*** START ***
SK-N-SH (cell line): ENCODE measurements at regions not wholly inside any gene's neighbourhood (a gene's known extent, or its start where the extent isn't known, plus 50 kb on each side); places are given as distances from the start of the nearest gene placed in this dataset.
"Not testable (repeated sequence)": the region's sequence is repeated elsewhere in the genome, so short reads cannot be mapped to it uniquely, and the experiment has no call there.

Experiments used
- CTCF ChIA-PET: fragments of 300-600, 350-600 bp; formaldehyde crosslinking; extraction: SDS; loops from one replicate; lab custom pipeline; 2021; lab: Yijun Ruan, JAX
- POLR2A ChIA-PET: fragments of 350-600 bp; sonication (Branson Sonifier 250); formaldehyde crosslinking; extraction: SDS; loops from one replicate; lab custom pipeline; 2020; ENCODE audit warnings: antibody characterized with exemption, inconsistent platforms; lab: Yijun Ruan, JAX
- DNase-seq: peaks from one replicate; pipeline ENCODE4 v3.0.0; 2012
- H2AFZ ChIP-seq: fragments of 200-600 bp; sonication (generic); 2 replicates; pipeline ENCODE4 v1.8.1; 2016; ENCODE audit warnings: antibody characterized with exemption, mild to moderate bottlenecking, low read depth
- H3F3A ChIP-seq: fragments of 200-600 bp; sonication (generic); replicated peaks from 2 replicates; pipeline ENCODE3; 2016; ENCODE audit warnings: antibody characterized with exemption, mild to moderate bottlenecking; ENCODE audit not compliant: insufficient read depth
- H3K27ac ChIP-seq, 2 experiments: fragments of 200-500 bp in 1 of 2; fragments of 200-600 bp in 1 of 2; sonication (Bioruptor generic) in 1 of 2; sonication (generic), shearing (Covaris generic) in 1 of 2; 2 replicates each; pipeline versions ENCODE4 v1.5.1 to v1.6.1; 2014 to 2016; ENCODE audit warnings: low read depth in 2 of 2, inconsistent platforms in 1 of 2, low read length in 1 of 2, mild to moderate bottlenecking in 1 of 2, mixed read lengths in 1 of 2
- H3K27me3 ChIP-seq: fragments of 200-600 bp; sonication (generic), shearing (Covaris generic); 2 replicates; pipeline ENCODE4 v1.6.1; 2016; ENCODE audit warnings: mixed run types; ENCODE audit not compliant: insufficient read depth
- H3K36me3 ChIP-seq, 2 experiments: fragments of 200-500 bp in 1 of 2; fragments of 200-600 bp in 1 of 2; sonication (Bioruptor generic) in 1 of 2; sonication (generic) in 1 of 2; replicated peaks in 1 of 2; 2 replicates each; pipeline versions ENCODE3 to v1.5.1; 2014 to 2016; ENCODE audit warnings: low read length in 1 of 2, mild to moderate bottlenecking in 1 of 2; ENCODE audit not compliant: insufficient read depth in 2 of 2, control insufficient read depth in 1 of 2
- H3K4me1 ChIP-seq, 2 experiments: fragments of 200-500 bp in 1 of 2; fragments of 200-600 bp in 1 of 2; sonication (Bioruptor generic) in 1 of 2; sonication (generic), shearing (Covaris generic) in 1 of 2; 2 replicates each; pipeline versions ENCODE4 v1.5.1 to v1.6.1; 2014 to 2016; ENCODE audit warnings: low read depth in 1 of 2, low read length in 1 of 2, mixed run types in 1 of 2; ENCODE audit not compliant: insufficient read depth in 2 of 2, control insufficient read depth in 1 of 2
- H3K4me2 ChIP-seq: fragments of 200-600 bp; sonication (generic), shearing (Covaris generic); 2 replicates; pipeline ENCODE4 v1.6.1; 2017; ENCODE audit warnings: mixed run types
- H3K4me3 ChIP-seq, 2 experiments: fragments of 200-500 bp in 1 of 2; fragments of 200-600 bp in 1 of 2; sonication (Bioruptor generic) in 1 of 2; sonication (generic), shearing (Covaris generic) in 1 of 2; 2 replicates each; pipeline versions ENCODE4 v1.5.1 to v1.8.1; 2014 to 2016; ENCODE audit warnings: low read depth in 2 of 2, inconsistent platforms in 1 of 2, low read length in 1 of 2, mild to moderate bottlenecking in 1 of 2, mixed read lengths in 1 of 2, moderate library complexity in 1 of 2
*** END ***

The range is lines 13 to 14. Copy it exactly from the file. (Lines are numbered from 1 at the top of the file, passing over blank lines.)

- H3K4me2 ChIP-seq: fragments of 200-600 bp; sonication (generic), shearing (Covaris generic); 2 replicates; pipeline ENCODE4 v1.6.1; 2017; ENCODE audit warnings: mixed run types
- H3K4me3 ChIP-seq, 2 experiments: fragments of 200-500 bp in 1 of 2; fragments of 200-600 bp in 1 of 2; sonication (Bioruptor generic) in 1 of 2; sonication (generic), shearing (Covaris generic) in 1 of 2; 2 replicates each; pipeline versions ENCODE4 v1.5.1 to v1.8.1; 2014 to 2016; ENCODE audit warnings: low read depth in 2 of 2, inconsistent platforms in 1 of 2, low read length in 1 of 2, mild to moderate bottlenecking in 1 of 2, mixed read lengths in 1 of 2, moderate library complexity in 1 of 2